Moscow has mainly targeted central and northwestern Syria, strategic regions that are the gateway to President Bashar Assad’s strongholds in Damascus, and along the Mediterranean coast. But the strikes appear to have given Assad new confidence to try to retake some lost ground, reads the report.
According to the Syrian official, the government push is concentrated in the adjacent provinces of Hama and Idlib where rebels have been advancing in the past months. The official spoke on condition of anonymity in line with regulations.
The Islamic State group is not present in the areas where the fighting is underway, says the report.
Wednesday’s offensive in central Syria and the ensuing clashes with jihadists, including al-Qaeda’s Syrian branch, was the first major ground fighting since Moscow began launching air raids in Syria last week.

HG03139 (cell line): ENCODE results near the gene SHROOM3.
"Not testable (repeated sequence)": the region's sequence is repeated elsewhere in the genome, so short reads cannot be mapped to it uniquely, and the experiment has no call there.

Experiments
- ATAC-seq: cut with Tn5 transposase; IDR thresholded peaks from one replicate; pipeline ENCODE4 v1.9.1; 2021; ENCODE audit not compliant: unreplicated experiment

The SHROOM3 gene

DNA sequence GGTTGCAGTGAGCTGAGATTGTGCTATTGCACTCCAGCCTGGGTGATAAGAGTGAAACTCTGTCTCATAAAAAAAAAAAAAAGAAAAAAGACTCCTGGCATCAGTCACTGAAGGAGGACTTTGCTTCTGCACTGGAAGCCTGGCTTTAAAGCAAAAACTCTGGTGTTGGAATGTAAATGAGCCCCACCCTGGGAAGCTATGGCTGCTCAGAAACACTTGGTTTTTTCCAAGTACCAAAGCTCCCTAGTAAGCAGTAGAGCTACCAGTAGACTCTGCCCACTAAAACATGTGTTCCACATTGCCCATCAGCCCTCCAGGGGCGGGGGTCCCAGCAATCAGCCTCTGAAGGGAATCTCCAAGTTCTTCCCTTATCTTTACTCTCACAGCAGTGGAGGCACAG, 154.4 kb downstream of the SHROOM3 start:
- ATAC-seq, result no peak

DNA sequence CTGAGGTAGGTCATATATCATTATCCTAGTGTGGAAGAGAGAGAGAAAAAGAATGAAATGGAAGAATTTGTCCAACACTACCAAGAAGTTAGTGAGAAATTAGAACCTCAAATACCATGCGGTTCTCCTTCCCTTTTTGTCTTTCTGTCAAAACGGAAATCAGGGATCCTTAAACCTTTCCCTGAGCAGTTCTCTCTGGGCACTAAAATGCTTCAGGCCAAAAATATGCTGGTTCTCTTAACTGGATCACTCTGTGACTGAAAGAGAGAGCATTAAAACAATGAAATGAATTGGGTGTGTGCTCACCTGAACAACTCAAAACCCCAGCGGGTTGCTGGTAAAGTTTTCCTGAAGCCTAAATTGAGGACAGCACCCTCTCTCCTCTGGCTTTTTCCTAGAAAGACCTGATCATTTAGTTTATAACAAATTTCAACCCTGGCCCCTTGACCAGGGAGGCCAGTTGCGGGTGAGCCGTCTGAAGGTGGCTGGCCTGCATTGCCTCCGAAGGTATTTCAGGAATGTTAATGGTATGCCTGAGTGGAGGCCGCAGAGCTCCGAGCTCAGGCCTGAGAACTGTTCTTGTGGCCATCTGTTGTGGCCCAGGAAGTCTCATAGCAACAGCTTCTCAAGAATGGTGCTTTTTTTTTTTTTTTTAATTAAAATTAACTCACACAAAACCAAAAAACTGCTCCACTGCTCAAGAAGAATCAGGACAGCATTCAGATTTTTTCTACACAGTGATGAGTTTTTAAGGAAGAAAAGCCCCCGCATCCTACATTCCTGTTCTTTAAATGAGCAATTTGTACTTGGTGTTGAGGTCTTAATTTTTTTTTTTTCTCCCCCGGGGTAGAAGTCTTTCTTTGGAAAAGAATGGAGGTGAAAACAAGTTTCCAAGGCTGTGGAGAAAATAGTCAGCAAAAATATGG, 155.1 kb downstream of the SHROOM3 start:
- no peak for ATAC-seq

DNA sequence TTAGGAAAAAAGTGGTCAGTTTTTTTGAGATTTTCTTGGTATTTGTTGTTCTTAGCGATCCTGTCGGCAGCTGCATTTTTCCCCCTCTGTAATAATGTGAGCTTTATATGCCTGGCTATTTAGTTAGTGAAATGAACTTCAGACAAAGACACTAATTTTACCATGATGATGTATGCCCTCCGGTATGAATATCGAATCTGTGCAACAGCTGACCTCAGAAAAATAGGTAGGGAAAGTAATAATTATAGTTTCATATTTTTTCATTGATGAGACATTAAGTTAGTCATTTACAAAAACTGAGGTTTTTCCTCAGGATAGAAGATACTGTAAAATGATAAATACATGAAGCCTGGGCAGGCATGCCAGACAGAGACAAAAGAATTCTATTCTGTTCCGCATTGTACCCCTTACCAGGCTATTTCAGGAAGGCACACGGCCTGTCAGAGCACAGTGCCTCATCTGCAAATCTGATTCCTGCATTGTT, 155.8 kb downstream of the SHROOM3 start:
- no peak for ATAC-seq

The Russian airstrikes appear to have emboldened Syrian troops to launch the ground push after suffering a string of setbacks in northwestern Syria over the past few months.
As UNIAN reported earlier, Russian Defense Minister Sergei Shoigu said Russia carried out 26 missile strikes from four warships of its Caspian Sea flotilla. Shoigu insisted the operation targeted ISIS.
Shoigu also said Russia has carried out 112 airstrikes on IS positions since its operation began on September 30.
The Britain-based Syrian Observatory for Human Rights said a government offensive began on four fronts early Wednesday in the northwestern provinces of Idlib and neighboring Hama. Observatory director Rami Abdurrahman described it as “the most intense fighting in months.”
In Syria, the leader of a US-backed rebel group, Tajammu Alezzah confirmed the ground offensive in a text message to the media, claiming there were Russian and Iranian soldiers in the operation.